All 3 of them LOVE books & love to read. Not reading certainly hasn't hurt them at all.
post #50 of 166
I just got through reading all of the replies and it was really a lot of food for thought. In fact, I think we might be part of that 52%. We value reading a lot, but for example if we spend the day with friends and DS falls asleep in the car on the way home I don't wake him up to read to him. Also, I am a SAHM with a partner and one child, so I imagine that if I had two children and perhaps no partner and a different working circumstance it might not be as easy to devote time to reading every single day. It wouldn't mean that I value literacy or my kids any less though, or that they would be worse off.
post #51 of 166
Quote:
Originally Posted by mamarootoo View Post
i read to our 21mo DD every day, but not at bedtime. books don't calm her down.. they get her mind going 90mph and that is not something i want right before sleep.
Yup, that's my son. I had this plan to read to him every night. Turns out if you read him a book he'll mull it over, recite parts of it, and make up new bits of the story for 1-2 hours.

We read together in the mornings, mostly. I'm relaxed about it - way more than I ever thought I would be - at this age (3.5). We all love books, but we also love signs, cereal boxes, etc. It naturally comes.
post #52 of 166
Quote:
Originally Posted by ema-adama View Post
I loved my fathers stories growing up and would beg him again and again to retell them. A story read at bedtime was a less than equal substitute.
See, I'm totally jealous of people with the storytelling gift. My kids are often shortchanged by a bedtime story, or even a song. They want me to make something up - to tell them a story or make up a song about a bear or a butterfly or a train or a frog or a kite or...just about anything. I'm not good at that, especially on the spur of the moment. I can sometimes come up with a lame four-line rhyme or something, but that's about it. When I'm particularly tired, I can't even manage that. Even reading out loud is comparatively easy for me. Singing is the easiest.
post #53 of 166
Quote:
Originally Posted by Ruthla View Post
You know, with multiple children in the house, "reading a book out loud" and "undivided parental attention" are NOT mutually exclusive! Plenty of times, when my kids were little, reading a book out loud meant having both/all the kids climbing all over me, while my attention was trying to focus on the BOOK, not any of the kids in particular.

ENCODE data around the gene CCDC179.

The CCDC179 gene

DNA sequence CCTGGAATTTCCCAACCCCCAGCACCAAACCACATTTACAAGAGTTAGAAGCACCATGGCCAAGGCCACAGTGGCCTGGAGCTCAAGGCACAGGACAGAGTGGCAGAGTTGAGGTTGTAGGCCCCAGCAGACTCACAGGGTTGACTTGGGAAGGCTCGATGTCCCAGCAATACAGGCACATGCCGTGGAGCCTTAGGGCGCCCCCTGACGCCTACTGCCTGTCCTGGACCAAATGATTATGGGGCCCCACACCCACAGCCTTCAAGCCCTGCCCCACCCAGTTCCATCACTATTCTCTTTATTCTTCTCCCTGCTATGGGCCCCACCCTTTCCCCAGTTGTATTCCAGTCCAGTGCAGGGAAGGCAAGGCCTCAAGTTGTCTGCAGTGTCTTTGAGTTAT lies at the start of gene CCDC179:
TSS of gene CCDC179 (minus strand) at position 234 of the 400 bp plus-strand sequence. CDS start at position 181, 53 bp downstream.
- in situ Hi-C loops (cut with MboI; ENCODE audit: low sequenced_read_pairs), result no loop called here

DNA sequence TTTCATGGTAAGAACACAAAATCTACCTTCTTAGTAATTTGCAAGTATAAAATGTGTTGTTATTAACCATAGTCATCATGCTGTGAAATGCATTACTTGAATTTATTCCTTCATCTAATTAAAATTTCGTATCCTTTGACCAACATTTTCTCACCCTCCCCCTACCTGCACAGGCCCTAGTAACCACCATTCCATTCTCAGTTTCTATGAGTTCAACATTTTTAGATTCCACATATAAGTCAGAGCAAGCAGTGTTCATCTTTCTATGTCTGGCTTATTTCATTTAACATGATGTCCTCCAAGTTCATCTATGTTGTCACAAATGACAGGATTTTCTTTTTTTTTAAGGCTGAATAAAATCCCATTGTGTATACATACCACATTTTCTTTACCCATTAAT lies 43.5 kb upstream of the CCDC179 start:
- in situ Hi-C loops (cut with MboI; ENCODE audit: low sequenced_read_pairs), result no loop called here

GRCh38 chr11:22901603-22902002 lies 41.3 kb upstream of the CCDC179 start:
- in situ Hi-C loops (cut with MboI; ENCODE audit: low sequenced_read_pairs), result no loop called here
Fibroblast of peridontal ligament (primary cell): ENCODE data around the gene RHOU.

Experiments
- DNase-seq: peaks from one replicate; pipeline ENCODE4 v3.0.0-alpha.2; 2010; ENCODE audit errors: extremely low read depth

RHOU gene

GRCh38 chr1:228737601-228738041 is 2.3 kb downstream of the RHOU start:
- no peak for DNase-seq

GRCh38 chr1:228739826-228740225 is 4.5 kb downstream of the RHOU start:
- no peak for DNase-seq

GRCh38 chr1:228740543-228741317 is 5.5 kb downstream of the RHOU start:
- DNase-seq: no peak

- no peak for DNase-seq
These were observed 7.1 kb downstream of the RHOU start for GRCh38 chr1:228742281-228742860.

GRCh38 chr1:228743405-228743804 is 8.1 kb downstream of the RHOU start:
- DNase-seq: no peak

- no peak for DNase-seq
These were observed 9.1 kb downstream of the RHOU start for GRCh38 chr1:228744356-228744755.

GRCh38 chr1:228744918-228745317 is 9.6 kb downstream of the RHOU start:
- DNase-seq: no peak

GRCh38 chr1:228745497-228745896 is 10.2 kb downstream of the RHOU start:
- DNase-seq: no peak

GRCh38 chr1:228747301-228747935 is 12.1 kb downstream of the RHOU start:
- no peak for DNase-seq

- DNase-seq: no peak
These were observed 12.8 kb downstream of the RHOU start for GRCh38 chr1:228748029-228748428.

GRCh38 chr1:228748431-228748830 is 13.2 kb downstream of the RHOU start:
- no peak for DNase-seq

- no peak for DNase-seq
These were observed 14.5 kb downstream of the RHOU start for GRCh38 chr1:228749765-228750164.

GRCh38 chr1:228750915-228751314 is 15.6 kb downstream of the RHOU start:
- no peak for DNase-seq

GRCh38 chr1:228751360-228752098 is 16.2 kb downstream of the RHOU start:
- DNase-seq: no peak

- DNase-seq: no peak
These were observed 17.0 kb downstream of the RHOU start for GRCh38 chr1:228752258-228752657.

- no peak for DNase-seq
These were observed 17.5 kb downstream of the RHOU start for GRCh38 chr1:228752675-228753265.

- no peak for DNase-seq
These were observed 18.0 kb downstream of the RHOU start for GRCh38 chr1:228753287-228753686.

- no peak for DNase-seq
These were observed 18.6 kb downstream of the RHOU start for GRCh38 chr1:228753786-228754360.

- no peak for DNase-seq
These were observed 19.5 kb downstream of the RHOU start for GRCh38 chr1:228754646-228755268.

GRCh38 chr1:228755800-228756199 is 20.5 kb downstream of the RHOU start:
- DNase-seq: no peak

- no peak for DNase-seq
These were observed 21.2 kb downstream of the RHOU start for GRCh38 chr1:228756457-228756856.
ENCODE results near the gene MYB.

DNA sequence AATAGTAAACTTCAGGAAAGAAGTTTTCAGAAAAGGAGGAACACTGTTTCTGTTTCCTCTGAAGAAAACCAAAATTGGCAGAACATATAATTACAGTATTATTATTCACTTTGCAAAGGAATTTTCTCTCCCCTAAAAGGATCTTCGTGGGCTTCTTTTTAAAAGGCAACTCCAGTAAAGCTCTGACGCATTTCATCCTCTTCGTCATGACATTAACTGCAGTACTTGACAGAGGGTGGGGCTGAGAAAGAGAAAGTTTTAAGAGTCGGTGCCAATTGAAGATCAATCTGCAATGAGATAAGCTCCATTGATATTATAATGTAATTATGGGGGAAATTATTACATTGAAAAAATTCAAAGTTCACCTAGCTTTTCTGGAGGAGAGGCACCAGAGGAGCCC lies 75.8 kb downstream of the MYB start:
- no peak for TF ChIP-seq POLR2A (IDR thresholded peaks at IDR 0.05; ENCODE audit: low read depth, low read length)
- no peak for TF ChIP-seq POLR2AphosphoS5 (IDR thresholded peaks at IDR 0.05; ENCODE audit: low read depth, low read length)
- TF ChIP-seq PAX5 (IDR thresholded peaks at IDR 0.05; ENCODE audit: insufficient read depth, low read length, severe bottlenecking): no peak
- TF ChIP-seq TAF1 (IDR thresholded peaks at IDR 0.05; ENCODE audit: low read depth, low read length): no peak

Since ds2 stopped taking daily naps (it's been about a month), reading to dd has become incredibly difficult. We don't do it daily, anymore...probably manage 3-4 days during the week, and maybe once on the weekend. DS2 just won't settle down, and he interrupts and climbs on me, and tries to tell us about a bunch of other stuff. It's definitely not "undivided parental attention" for dd - not even close. We used to have a cup of herbal tea each (no more - ds2 is the King of Spills) and snuggle up to read for an hour(ish) of mama/daughter time. No more. We still snuggle up, but that's about it.
post #54 of 166
I read atleast one story a day to my kiddo's. Sometimes I do forget but generally we read atleast once a day.

I got a treasury of children's poetry at Christmas and they love it!!
post #55 of 166
Quote:
Originally Posted by Storm Bride View Post
Even reading out loud is comparatively easy for me.
And that's kind of the thing ... reading is, in the grand scheme of things, a really easy, quick, no-planning-necessary, cheap (free with access to a halfway decent library), non-strenuous, non-stressful, easily repeated activity ... in short, one of the easiest ways to promote for families to regularly come together and do something together. Rather like the "family dinner" campaign. Just with reading, maybe somewhere along the way the means has gotten a little conflated with the effect.
post #56 of 166
Quote:
Originally Posted by Attached Mama View Post
I think the problem is that parents don't start when their baby is like 1 wk old, so then time just evolves and the kids don't develop much attn span for it and the parents just don't ever get around to it. The kid has lived thus long w/o it so why start now?